Brochure of Pee Dee National Wildlife Refuge (NWR) in North Carolina. Published by the U.S. Fish & Wildlife Service (USFWS).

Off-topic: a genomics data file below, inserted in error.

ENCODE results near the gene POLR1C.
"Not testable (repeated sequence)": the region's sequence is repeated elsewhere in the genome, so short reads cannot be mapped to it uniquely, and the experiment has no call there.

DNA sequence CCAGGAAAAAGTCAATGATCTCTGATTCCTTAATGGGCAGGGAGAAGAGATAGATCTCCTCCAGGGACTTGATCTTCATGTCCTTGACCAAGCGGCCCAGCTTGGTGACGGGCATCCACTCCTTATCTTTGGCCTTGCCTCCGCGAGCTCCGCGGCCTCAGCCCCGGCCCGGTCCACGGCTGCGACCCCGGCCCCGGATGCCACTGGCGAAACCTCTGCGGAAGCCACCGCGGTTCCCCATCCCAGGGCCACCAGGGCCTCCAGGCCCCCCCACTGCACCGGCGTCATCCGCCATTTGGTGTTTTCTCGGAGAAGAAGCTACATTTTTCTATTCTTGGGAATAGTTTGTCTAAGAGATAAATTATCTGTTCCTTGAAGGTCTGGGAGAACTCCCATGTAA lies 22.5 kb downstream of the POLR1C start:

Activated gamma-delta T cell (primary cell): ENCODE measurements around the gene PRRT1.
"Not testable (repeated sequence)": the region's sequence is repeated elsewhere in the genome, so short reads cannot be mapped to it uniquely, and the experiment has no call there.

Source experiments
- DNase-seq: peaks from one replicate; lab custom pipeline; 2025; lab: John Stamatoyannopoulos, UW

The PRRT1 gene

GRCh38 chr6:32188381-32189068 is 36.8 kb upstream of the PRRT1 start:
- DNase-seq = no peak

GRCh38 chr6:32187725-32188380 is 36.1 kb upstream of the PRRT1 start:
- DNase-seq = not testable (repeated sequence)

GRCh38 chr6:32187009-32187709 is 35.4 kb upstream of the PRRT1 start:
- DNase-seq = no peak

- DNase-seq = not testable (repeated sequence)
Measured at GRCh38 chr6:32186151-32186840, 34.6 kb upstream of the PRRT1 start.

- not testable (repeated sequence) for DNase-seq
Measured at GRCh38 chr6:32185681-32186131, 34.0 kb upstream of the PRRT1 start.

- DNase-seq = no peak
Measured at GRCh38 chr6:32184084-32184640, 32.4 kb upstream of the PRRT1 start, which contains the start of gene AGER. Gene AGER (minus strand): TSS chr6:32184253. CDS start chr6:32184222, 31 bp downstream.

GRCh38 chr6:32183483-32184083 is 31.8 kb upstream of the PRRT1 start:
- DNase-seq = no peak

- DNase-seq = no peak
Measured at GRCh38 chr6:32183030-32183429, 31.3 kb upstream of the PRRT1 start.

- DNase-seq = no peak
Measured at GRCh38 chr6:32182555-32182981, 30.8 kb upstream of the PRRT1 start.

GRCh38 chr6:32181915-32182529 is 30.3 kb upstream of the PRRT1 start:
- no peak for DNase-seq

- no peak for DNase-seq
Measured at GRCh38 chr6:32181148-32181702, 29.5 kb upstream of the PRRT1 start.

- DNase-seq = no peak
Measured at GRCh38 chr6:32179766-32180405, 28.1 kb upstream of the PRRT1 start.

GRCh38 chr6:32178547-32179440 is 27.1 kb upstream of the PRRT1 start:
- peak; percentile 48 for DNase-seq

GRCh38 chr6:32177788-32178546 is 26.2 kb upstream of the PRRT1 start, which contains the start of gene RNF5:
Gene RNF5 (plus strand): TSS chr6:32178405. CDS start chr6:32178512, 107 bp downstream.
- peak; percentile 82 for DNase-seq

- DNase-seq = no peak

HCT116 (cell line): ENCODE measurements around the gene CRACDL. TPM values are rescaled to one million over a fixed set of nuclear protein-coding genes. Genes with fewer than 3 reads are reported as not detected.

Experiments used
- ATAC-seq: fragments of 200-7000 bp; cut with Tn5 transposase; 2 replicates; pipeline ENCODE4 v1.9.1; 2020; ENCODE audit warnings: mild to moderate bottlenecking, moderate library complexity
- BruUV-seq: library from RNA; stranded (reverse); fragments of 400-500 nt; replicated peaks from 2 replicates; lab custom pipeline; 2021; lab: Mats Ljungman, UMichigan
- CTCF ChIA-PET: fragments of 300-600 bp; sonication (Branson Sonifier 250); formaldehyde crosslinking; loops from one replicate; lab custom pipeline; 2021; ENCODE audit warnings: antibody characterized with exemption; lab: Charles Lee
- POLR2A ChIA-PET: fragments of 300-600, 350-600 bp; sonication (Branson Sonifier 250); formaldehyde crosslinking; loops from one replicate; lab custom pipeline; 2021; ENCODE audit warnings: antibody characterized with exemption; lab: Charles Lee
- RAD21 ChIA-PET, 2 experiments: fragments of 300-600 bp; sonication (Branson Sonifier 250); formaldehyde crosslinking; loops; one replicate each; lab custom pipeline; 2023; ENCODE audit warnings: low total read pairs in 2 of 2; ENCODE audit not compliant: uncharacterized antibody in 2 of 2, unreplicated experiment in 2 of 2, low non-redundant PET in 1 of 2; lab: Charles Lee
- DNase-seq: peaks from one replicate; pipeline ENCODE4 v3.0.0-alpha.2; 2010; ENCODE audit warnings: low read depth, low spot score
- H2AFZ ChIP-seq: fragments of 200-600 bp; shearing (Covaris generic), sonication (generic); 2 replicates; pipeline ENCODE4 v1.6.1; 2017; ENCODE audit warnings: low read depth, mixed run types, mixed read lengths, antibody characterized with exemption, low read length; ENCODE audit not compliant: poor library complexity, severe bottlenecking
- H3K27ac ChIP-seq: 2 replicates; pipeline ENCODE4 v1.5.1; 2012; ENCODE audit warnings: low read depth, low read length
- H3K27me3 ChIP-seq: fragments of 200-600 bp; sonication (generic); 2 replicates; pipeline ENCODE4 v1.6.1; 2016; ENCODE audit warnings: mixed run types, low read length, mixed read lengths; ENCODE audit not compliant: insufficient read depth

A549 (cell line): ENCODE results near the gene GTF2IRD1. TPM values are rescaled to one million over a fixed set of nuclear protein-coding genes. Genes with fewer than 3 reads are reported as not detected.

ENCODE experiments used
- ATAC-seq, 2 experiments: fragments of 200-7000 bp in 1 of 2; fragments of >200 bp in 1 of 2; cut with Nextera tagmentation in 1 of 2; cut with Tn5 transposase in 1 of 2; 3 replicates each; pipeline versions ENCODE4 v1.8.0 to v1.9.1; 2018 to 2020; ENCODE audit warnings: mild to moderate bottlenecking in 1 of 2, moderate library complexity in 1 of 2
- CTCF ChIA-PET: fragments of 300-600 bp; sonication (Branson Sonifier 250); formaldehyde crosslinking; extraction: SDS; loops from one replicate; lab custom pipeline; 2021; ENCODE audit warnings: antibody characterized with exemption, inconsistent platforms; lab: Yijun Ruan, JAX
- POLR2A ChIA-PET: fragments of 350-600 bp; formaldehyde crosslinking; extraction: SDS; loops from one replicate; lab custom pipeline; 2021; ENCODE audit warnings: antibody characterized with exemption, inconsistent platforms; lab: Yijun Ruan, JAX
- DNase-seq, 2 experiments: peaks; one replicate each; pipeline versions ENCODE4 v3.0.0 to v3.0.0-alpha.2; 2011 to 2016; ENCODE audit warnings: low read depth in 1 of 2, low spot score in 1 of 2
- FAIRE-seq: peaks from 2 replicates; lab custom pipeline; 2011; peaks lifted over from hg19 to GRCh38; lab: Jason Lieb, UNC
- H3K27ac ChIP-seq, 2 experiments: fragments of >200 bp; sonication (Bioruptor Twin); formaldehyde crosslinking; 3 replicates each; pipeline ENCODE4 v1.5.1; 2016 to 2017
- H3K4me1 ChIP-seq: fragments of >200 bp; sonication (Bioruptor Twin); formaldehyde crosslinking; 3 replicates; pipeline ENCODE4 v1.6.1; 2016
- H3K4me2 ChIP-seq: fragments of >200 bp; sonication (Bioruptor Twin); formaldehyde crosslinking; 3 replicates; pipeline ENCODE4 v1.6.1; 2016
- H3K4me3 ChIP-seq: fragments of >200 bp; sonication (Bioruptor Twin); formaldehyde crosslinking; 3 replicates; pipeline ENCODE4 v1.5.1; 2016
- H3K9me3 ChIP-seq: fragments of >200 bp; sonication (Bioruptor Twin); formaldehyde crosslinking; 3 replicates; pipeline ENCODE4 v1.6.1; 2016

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Pee Dee National Wildlife Refuge 5770 Highway 52 North Wadesboro, NC 28170 704/694 4424 U.S. Fish & Wildlife Service 1 800/344 WILD http://www.fws.gov photo: Donna Dewhurst September 2019 U.S. Fish & Wildlife Service Pee Dee National Wildlife Refuge Pee Dee is one of over 560 refuges in the This blue goose, designed by “Ding” Darling, has become a symbol of the Refuge System. National Wildlife Refuge System, which is the world’s most outstanding network to wildlife. Refuges provide habitat for over 280 endangered and threatened species as well as hundreds of other birds, mammals, reptiles, amphibians, fish, insects and plants. photo: Gary Stolz of lands dedicated Canada goose Welcome to your National Wildlife Refuge Pee Dee National Wildlife Refuge is located in both Anson and Richmond Counties in south-central North Carolina just six miles north of Wadesboro. Situated in the Triassic Basin of the lower piedmont, the refuge’s 8,500 acres of rolling hills covered with pines and hardwoods gently slope to the broad flood plain of the Pee Dee River. This area is surrounded by development with over six million people from Charlotte to Raleigh. The refuge is an active partner in efforts to maintain the natural heritage of this area. Part of a Network of Lands — Born of Necessity, Managed with Care Pee Dee is one of over 560 refuges in the National Wildlife Refuge System, which is the world’s most outstanding network of lands dedicated to wildlife. Refuges provide habitat for over 280 endangered and threatened species as well as hundreds of other birds, mammals, reptiles, amphibians, fish, insects and plants. The National Wildlife Refuge System, first started in 1903 by President “Teddy” Roosevelt, is managed by the U.S. Fish and Wildlife Service and encompasses over 150 million acres across the nation. History The Pee Dee refuge is close to the once famous “Lockhart Gaddy’s Wild Goose Refuge,” located in Ansonville, North Carolina. Lockhart Gaddy, a one-time avid goose hunter, turned friend of the geese in the fall of 1934. Eastern bluebird Dogwood blooms In the 1960’s numbers of both geese and ducks began to decline in southcentral North Carolina. Fortunately, lands adjacent to the Pee Dee River and Brown Creek offered excellent potential for waterfowl habitat development. With local and State support, the Pee Dee National Wildlife Refuge was established in October, 1963, to provide wintering habitat for migratory waterfowl. The original purpose for which the refuge was established was “…for use as an inviolate sanctuary, or for any other management purpose for migratory birds.” Through new laws and executive orders, the mission of the refuge continues to expand. The National Wildlife Refuge System Improvement Act of 1997 Act states the “big six” public use objectives. Through this executive order the refuge offers the following opportunities to develop appreciation for fish and wildlife; hunting, fishing, wildlife observation and photography, environmental education and interpretation. Wildlife Habitats The variety of habitats on the refuge supports a diversity of wildlife species. The refuge contains 3,000 acres of contiguous bottomland hardwood forest along Brown Creek. This area forms the core of the largest bottomland hardwood tract left in the Piedmont of North Carolina. A 2,000 acre tract along Brown Creek and Thoroughfare Creek bottoms has been deemed a Significant Natural Heritage Area and is listed in the North Carolina Natural Heritage Program. The refuge also contains about 1,200 acres of upland pine forest and an approximate 4,300 acre mosaic of croplands, old fields, moist-soil units, and mixed pine-hardwood forest that intermingle with creeks, ponds, lakes and the Pee Dee River. Reforestation efforts in the old fields have provided habitats essential for many species of wildlife. Waterfowl photos: Gene Nieminen Dave Menke By the early 1950’s the flock had grown to an estimated 10,000 Canada geese and 1,000 wild ducks spending the winter at the world’s most unusual goose refuge. Visitors from 47 states and 11 foreign countries signed the guest book in 1952. The tradition continued each year from 1934, with the first birds arriving each October flying with the full moon, and departing in mid-March. The Gaddy Goose Pond was closed to the public in 1975 after the deaths of both Mr. and Mrs. Gaddy. The pond currently remains closed to the public. photo: Ginger Corbin Using his four live decoys to attract the wild geese to his one acre pond, Mr. Gaddy was both surprised and delighted to see his decoys attract nine wild Canada geese. This was the beginning of the “Gaddy’s Goose Pond,” as it is known today. Mallards Wildlife on the Refuge Peak populations of waterfowl in the fall and winter can exceed 10,000 birds, with the majority being mallards, ring-necked ducks and wood ducks. Other ducks often seen are the American wigeon, Northern pintail, gadwall, greenwinged teal and black ducks. Unfortunately, the large flocks of Southern James Bay Canada geese have dwindled significantly. Providing for a Diversity of Plants and Animals Other Migratory Birds Ryan Hagerty Resident Wildlife Eastern box turtle Other than ducks and geese, the refuge is a stopping point or destination each year for snipe, woodcock, hawks, owls, herons and egrets. Due to the decline of suitable habitat the refuge is considered a very important area for neo-tropical migratory songbirds, especially along the Brown Creek bottomlands. The colorful blue grosbeak, goldfinch and indigo bunting are often seen along the roadsides and field borders. The refuge bird list contains 188 species found with varying regularity, including 92 breeding/probable breeding species. The refuge is home to many mammal species including the white-tailed deer, red and gray fox, bobcat, beaver, gray and fox squirrel, and Eastern cottontail rabbit. Many species of amphibians and reptiles live on the refuge and include spotted salamander, American toad, pickerel frog, river cooter, Eastern box turtle, green anole, and copperhead. The refuge waters are also full of fish such as catfish, largemouth bass, and redear sunfish. The Peregrine falcon is an occasional visitor to the refuge. The Southern bald eagle is commonly seen on the refuge, and nesting along the Pee Dee River. Eagles can be seen during the winter months on the refuge near the flooded waterfowl impoundments. Dave Menke However, several hundred of these migrants still use the refuge, as well as a growing flock of resident Canada geese. Both color phases of snow geese, scaup, Northern shovelers, redheads, canvasbacks and tundra swans are seen occasionally. Indigo bunting A variety of management programs enhance wildlife habitat. Local cooperative farmers assist with the refuge croplands on a share basis, leaving part of their crops in the field for wildlife. Only crops that are beneficial to wildlife, such as corn, soybeans, and winter wheat are grown. Wide field borders are left around the edge of the refuge farm fields. Refuge personnel plant these areas in beneficial crops such as sunflowers, buckwheat, millet and chufa. These crops are both food and cover for a variety of wildlife including quail, dove, turkey, rabbits and a wide variety of birds. Warm season grass fields replicate open areas that occurred historically through natural disturbances. Few people realize there were once open prairies located in the Piedmont of North Carolina. These natural grasses are more beneficial to wildlife as opposed to exotic grasses that are more often planted. The “biological” farm program, with its low chemical use, no-till planting method, wide field borders, and other wildlife-friendly practices, serves as a model farm and study site for farmers, educators, and agricultural extension specialists. Moist soil impoundments are managed by lowering and raising water levels, disking, mowing, or burning every few years to maintain plants in an early-successional stage. These areas are shallowly flooded starting in mid-October to achieve the proper water level desirable for migrating waterfowl, and are drained over a period of weeks beginning in late March to create the proper germination conditions for favorable moist soil plants, such as smartweed and wild millet. During the draining period, mudflats are produced, which are used by migrating shorebirds in early Spring. Public Use Opportunities Three hiking trails are available for daily use. The Tall Pines Nature Trail (3/4 mile) and Brown Creek Nature Trail and boardwalk (1/4 mile) are accessible from the Wildlife Drive. The Gaddy Covered Bridge Nature Trail includes two 1/4 mile segments accessible from Gaddy Road. Prescribed burn Prescribed burning is conducted in upland pine stands to mimic the natural fires that historically burned through these areas every two to four years. These fires suppress hardwood trees, such as sweet gum, leaving an open stand of pines that are preferred by certain plants and animals. Artificial nesting boxes with predator shields are placed in open areas for bluebirds, and near water for wood ducks. These boxes help duplicate natural cavities that are scarce because trees are often cut down before they reach an age where natural cavities develop. Refuge staff and volunteers monitor these boxes on a regular basis. photo: USFWS Wood ducks are trapped and banded as a means of monitoring the population of these year round residents. Waterfowl surveys are conducted every two weeks during the winter months to monitor waterfowl populations on the refuge. The portion of the Pee Dee River that runs through the refuge is part of a larger canoe trail down the Yadkin/Pee Dee River system. A popular section to paddle runs from Tillery Dam (north of the refuge) downstream to the 109 bridge (just south of the refuge), and can be accessed from the refuge. Visitors may put in seasonally at the end of Griffin Road. photo: KA King photos: Ginger Corbin Selected impoundments are drained, disked, and shallowly flooded in midJuly to create mudflats again for the early fall migration of shorebirds. White tailed deer Fishing is open from March 15 to October 15 on several ponds, Brown Creek and the Pee Dee River. Sullivan Pond is open for fishing year round. A primitive boat ramp is provided at Arrowhead Lake. All other fishing areas are open to boats, but boats must be loaded and unloaded by hand. No gasoline motors are allowed. Fishing is allowed seven days a week from one hour before sunset until one hour after sunset. Consult refuge fishing regulations for more details. A valid NC fishing license and a free refuge permit are required for fishing. Hunting season generally runs from early September to late February for a variety of species. A free refuge permit is required for all hunts. A special quota hunt permit is required for all deer gun hunts and turkey hunts. Consult the refuge hunting regulations for season dates, application procedures and other hunting information. Volunteer Information A growing number of volunteers assist the refuge with a variety of biological and maintenance projects, including wildlife surveys, checking nesting boxes, building trails and conducting education programs. In 1997, a group of people from all walks of life and varying distances from the refuge came together and organized Friends of the Pee Dee NWR. This non-profit group is responsible for the building of Gaddy’s Covered Bridge. The Friends have partnered with the refuge to sponsor annual events, including the Christmas Bird Count, Kids’ Fishing Day and a Night Prowl. For volunteer opportunities and information on the friends group, call the refuge office. Birding and general wildlife observation are the fastest growing activities on the refuge. Enjoying the Refuge The public is welcome to visit the refuge any time of the year from one hour before sunrise until one hour after sunset. Some areas may be closed by the refuge manager for specific refuge activities. There are several motels and numerous restaurants within a 15 minute drive. For more information, contact Anson County Chamber of Commerce P.O. Box 305 Wadesboro, NC 28170 or by phone at 704/694 4181 Layered clothing is recommended during cooler months and using insect repellant during the warmer months is recommended. Ticks, chiggers and mosquitoes are common from April to September. Binoculars, spotting scopes and field guides are also highly recommended as you travel through the refuge on foot or by vehicle. Prohibited Activities All government property including natural, historic, and archaeological features are protected by Federal Law. Searching for and removal of these objects is strictly prohibited. Please do not pick flowers or vegetation. Pets - Pets must be on a leash or under control of owner at all times. Littering - Littering is prohibited. Please take your litter with you. Vehicle Access - The use of motor vehicles is permitted only on designated roads. ATV’s are prohibited. Weapons - Discharging weapons is prohibited on the refuge, except as authorized during scheduled hunts. Camping and Open Fires - Camping and open fires are prohibited on the refuge. Camping facilities are located near the refuge. Consult the refuge office for details. Alcohol - The use or possession of alcoholic beverages is prohibited. The refuge office is located on Highway 52 North, six miles north of Wadesboro, NC. Refuge office hours are Monday through Friday, 8 am until 4:30 pm.